Sporting protests: Colin Kaepernick's stand is far from the first

Euan McKirdy | 9/6/2016, noon
From the howls of outrage emanating from some corners of the Twittersphere, you'd be forgiven for thinking that Colin Kaepernick's ...
NFL star Colin Kapernick says he would not honor a song nor "show pride in a flag for a country that oppresses black people and people of color."

From the howls of outrage emanating from some corners of the Twittersphere, you'd be forgiven for thinking that Colin Kaepernick's stand (or rather, knee) against institutional racism in the US was the first time a sports venue had been used as a political platform.

And following USWNT and Seattle Reign star Megan Rapinoe's decision Sunday to kneel in solidarity with the 49ers' quarterback, it certainly won't be the last.

We're all familiar with the iconic protests of Muhammad Ali, stripped of his boxing license and world title for refusing to kill "no Viet Congs," and the silent, impassioned raised arms of Tommie Smith and John Carlos on the medal stand at the 1968 Olympics in Mexico City. Baseball pioneer Jackie Robinson also used his many achievements to advance civil rights causes.

But recent sporting history is littered with protests, some subtle, others not so much. Here's a look at some recent examples.

Mesut Ozil, Sami Khedira

Kaepernick's refusal to honor the national anthem isn't even the first time a country's song has been at the center of a controversy.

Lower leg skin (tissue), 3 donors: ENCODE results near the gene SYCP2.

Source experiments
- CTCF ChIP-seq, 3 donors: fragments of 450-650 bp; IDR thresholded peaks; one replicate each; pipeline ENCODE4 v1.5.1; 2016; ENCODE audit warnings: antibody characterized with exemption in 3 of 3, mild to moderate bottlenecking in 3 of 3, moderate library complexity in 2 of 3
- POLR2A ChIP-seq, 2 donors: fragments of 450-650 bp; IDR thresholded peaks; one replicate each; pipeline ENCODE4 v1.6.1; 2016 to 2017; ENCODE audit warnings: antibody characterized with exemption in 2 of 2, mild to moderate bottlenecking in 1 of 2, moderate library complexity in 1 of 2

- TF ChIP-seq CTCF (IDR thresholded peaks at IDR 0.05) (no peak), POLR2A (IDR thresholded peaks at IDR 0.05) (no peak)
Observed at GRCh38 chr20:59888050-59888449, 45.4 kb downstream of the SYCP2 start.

German international footballers Mesut Ozil and Sami Khedira famously declined to sing the German national anthem ahead of national team matches, but they did join the lineup on the field. Ozil, ethnically Turkish but born and raised in Germany, instead recites verses from the Quran during the pre-match playing of the anthem.

In June, Frauke Petry, co-leader of the anti-immigration, far-right Alternative for Germany (AfD) party, slammed Ozil for his decision not to sing the anthem with his compatriots.

"It's a pity Mesut Ozil, someone so many children and adolescents identify with, does not sing the national anthem," German newspaper Die Welt quoted her as saying.

Germany coach Joachim Lowe defended his players. "Our boys identify totally with the national team and Germany, but one also has to consider their heritage," he told tabloid Bild back in 2010.

Mahmoud Abdul-Rauf

Denver Nuggets star Mahmoud Abdul-Rauf courted criticism after he deliberately sat during the anthem before an NBA game in 1996. The move earned him a suspension from then-NBA commisioner David Stern and the scorn of a nation.

Abdul-Rauf and the NBA reached a compromise. He would agree to stand for the national anthem, but he would also be allowed to bow his head, close his eyes and recite a Muslim prayer.

But the damage to Abdul-Rauf's career was done. The Nuggets traded him to the Sacramento Kings at the end of the season, where his playing time was greatly diminished, and by 2001 he was out of the NBA for good.

Minnesota Lynx players

Members of the Minnesota Lynx, the reigning WNBA champions, wore Black Lives Matter T-shirts during warm-ups before a game in July against the Dallas Wings. The protest came right after the deaths of Alton Sterling and Philando Castile, two black men killed by police that month. The players told reporters that their shirts aimed to honor those who lost their lives, and to call for an end to racial profiling and senseless violence, CNN affiliate WCCO-TV in Minneapolis reported.